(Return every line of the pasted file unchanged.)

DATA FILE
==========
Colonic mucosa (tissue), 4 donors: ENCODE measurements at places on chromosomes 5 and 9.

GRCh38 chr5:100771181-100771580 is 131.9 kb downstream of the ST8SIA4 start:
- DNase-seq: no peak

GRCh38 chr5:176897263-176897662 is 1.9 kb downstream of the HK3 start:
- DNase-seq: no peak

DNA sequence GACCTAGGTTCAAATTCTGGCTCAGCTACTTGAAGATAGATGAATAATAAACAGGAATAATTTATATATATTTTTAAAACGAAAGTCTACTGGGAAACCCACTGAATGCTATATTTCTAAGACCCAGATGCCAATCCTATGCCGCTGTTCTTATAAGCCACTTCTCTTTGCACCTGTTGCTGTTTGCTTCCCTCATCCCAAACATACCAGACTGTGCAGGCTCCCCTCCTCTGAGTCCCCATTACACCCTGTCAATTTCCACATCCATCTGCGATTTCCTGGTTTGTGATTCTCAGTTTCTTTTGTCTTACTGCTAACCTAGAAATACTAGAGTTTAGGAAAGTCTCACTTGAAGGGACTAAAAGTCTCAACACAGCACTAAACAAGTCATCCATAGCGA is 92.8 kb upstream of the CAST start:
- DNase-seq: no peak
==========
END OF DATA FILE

Colonic mucosa (tissue), 4 donors: ENCODE measurements at places on chromosomes 5 and 9.

GRCh38 chr5:100771181-100771580 is 131.9 kb downstream of the ST8SIA4 start:
- DNase-seq: no peak

GRCh38 chr5:176897263-176897662 is 1.9 kb downstream of the HK3 start:
- DNase-seq: no peak

DNA sequence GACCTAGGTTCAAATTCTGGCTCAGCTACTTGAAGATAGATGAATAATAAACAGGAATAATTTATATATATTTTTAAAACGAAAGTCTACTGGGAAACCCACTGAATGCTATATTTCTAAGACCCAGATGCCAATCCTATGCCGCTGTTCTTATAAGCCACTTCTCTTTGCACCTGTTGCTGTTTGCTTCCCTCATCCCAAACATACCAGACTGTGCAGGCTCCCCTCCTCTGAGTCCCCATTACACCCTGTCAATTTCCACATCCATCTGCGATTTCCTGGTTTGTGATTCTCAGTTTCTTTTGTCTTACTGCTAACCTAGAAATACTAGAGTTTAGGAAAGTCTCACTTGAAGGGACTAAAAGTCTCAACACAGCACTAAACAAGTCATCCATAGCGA is 92.8 kb upstream of the CAST start:
- DNase-seq: no peak